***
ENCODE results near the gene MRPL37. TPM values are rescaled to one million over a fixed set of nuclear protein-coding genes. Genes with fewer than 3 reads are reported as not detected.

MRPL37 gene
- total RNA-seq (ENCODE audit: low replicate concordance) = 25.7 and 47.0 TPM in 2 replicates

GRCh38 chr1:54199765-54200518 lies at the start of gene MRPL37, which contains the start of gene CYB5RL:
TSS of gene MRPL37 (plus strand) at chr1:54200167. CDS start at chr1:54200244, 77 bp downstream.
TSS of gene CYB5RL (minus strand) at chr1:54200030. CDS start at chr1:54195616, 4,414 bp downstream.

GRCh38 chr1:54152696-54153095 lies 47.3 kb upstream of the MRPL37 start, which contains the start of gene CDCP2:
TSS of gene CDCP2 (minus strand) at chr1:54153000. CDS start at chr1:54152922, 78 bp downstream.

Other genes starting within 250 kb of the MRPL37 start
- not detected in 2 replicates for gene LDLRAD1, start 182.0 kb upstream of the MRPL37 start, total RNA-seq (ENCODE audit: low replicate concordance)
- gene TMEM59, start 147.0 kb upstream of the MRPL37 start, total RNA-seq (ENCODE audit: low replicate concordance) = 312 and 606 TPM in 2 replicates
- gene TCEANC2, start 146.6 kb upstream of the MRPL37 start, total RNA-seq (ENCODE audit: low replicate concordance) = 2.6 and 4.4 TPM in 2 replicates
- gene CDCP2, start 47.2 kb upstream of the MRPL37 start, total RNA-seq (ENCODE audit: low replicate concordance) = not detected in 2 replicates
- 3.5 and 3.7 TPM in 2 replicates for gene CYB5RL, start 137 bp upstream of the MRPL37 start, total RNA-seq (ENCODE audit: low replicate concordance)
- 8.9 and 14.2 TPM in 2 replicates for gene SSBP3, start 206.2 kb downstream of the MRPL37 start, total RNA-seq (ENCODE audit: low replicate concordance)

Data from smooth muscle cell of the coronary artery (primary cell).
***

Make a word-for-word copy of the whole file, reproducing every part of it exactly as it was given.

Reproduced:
ENCODE results near the gene MRPL37. TPM values are rescaled to one million over a fixed set of nuclear protein-coding genes. Genes with fewer than 3 reads are reported as not detected.

MRPL37 gene
- total RNA-seq (ENCODE audit: low replicate concordance) = 25.7 and 47.0 TPM in 2 replicates

GRCh38 chr1:54199765-54200518 lies at the start of gene MRPL37, which contains the start of gene CYB5RL:
TSS of gene MRPL37 (plus strand) at chr1:54200167. CDS start at chr1:54200244, 77 bp downstream.
TSS of gene CYB5RL (minus strand) at chr1:54200030. CDS start at chr1:54195616, 4,414 bp downstream.

GRCh38 chr1:54152696-54153095 lies 47.3 kb upstream of the MRPL37 start, which contains the start of gene CDCP2:
TSS of gene CDCP2 (minus strand) at chr1:54153000. CDS start at chr1:54152922, 78 bp downstream.

Other genes starting within 250 kb of the MRPL37 start
- not detected in 2 replicates for gene LDLRAD1, start 182.0 kb upstream of the MRPL37 start, total RNA-seq (ENCODE audit: low replicate concordance)
- gene TMEM59, start 147.0 kb upstream of the MRPL37 start, total RNA-seq (ENCODE audit: low replicate concordance) = 312 and 606 TPM in 2 replicates
- gene TCEANC2, start 146.6 kb upstream of the MRPL37 start, total RNA-seq (ENCODE audit: low replicate concordance) = 2.6 and 4.4 TPM in 2 replicates
- gene CDCP2, start 47.2 kb upstream of the MRPL37 start, total RNA-seq (ENCODE audit: low replicate concordance) = not detected in 2 replicates
- 3.5 and 3.7 TPM in 2 replicates for gene CYB5RL, start 137 bp upstream of the MRPL37 start, total RNA-seq (ENCODE audit: low replicate concordance)
- 8.9 and 14.2 TPM in 2 replicates for gene SSBP3, start 206.2 kb downstream of the MRPL37 start, total RNA-seq (ENCODE audit: low replicate concordance)

Data from smooth muscle cell of the coronary artery (primary cell).